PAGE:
The Department of Psychological Sciences represents the combined strengths of the fields of psychology and communication sciences. We offer two undergraduate majors: Psychology and Communication Sciences, as well as two minors: Psychology and Communication for Health Professionals. Students can tailor their experience to meet their own career and educational goals. This can be accomplished in many ways, including through independent studies and experiential learning opportunities with faculty, honors Capstone projects, and Pathways. Pathways provides student with guidance to structure coursework based on their specific career interests. Pathways include Clinical, Lifespan Development, Pre-Health, Neuroscience, and Research. Students may choose several Pathways that meet their needs.

We also provide graduate programs, including a masters in Communication Sciences, and three Ph.D. programs: Communication Sciences, Clinical Psychology, and Developmental, Cognitive, and Affective Sciences (DCAS). Our Ph.D. students conduct cutting edge research, learn effective and engaging pedagogical skills, and those in Clinical Psychology and Communication Sciences programs learn to provide empirically supported treatments in a variety of settings.

Department News and Highlights

Kelsey Magee wins scholarship – Congratulations!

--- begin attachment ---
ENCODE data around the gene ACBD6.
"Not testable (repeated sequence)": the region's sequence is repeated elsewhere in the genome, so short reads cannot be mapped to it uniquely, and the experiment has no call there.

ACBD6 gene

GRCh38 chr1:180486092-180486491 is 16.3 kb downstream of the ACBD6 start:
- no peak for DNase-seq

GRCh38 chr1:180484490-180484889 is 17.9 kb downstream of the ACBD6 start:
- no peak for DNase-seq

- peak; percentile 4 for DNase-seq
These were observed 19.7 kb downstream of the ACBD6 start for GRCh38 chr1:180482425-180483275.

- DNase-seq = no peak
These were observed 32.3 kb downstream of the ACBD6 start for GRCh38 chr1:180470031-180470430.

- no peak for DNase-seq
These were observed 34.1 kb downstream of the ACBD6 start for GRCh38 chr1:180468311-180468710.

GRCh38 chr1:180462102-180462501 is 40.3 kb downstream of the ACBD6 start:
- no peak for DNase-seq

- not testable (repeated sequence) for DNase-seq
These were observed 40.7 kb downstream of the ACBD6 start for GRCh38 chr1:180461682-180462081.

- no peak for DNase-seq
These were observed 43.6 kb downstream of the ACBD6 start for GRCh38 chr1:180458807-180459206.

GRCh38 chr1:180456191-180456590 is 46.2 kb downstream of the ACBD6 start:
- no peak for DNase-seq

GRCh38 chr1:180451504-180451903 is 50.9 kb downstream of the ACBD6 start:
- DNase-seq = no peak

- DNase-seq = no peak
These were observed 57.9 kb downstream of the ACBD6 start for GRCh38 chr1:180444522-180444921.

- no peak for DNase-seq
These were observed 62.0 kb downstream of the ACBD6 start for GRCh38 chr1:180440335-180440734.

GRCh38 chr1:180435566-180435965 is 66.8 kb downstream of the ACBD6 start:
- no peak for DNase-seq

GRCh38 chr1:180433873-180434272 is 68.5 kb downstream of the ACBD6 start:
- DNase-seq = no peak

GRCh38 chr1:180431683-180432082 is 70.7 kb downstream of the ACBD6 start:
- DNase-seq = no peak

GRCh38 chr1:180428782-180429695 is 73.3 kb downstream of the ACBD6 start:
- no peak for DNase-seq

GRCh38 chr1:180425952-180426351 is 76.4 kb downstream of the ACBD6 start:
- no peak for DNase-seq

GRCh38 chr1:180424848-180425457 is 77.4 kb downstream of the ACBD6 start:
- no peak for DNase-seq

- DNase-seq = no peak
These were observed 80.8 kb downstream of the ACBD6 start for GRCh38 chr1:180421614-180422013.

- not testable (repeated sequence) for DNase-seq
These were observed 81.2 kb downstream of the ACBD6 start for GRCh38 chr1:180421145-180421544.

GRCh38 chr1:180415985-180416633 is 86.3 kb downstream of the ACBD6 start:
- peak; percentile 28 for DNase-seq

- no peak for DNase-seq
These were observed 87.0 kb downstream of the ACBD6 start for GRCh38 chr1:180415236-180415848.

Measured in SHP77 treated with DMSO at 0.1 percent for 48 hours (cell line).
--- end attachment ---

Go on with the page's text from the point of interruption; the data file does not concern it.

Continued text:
Clinical Psychology Ph.D. student Kelsey Magee received the Developing and Researching Advanced Models of Integrated Primary Care 2019 Conference Scholarship sponsored by the University of Nebraska Medical Center. Congratulations on your accomplishment!

Debate Arises over Teaching “Growth Mindsets” to Motivate Students

Debate Arises over Teaching “Growth Mindsets” to Motivate Students Research shows conflicting data on the impact of the intervention, but a major new study confirms it can work - Psychological Sciences faculty member Brooke Macnamara weighs in. https://www.scientificamerican.com/article/debate-arises-over-teaching-growth-mindsets-to-motivate-students/

Sweat could provide clue into who develops PTSD

Within four hours of a traumatic experience, certain physiological markers—namely, sweating—are higher in people who go on to develop posttraumatic stress disorder (PTSD), according to a new study by Alex Rothbaum, a pre-doctoral researcher in the Department of Psychological Sciences, and researchers at other institutions. Around 90% of people...

The Association of Behavioral and Cognitive Therapies (ABCT) recently featured our PTSD Research and Treatment Lab, directed by Dr. Norah Feeny!

L to R: Kathy Benhamou, Allison Baier, Norah Feeny, Alex Rothbaum, Alexandra Klein, and Alexandra Bowling Please visit ABCT’s Featured Lab page here to read more about Dr. Feeny and our graduate students. To learn more about the lab, please visit the PTSD Research and Treatment Lab’s webpage here. Congratulations!  

Psychologist James Overholser and his colleagues combat an upsurge of hopelessness

Psychologist James Overholser and his colleagues combat an upsurge of hopelessness By Alexander Gelfand Spring | Summer 2019

Meet the new Director of the Developmental, Cognitive, and Affective Sciences PhD Program

Congratulations Brooke Macnamara on becoming the new Director of the Developmental, Cognitive, and Affective  Sciences Ph.D. Program!

New Article Explores Physiological Feelings

Amanda Merner, Kelsey Magee, and Professor Heath Demaree recently published a paper exploring the connections between emotional experiences and changes in bodily sensations.